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NIDCR Scientists Identify Enzyme Involved in Tumor Angiogenesis


January 18, 2007

In the early 1970s, Dr. Judah Folkman first proposed that after reaching a critical mass, tumor cells must induce nearby blood vessels to grow into the tumor and deliver the needed supply of nutrients to fuel their continued growth.  Although largely ignored at the time, Folkman’s concept of tumor angiogenesis now is a cornerstone of cancer research and has led to the identification of numerous angiogenic proteins.  Among them is the protein Semaphorin 4D, or Sema4D.  Recent studies indicate that many human tumors overexpress this protein specifically to promote the growth of blood vessels.  The process works like this:  Sema4D first binds to its receptor on the surface of blood vessel lining endothelial cells.  Thereafter, an enzyme cleaves Sema4D free from its receptor, allowing the protein to matriculate to nearby endothelial cells and induce them to branch into new blood vessels.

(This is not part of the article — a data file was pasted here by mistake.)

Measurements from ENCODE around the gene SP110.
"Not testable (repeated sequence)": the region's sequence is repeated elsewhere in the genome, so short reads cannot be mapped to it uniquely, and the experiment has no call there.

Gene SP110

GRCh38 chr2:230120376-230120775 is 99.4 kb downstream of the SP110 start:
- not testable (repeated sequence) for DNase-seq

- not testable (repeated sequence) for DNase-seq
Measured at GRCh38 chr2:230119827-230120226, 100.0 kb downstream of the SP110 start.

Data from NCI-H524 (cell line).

As published online on January 4 in the Journal of Biological Chemistry, NIDCR scientists have identified the enzyme that cleaves Sema4D free from its receptor, an important lead in further delineating and potentially blocking the process.  The enzyme, called MT1-MMP, is tethered to the cell membrane, where it first helps to process Sema4D and then cleaves it loose.  The scientists found that MT1-MMP was present in several head and neck tumor cells but, interestingly, was not expressed in normal epithelial cells lines. 


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This page last updated: February 26, 2014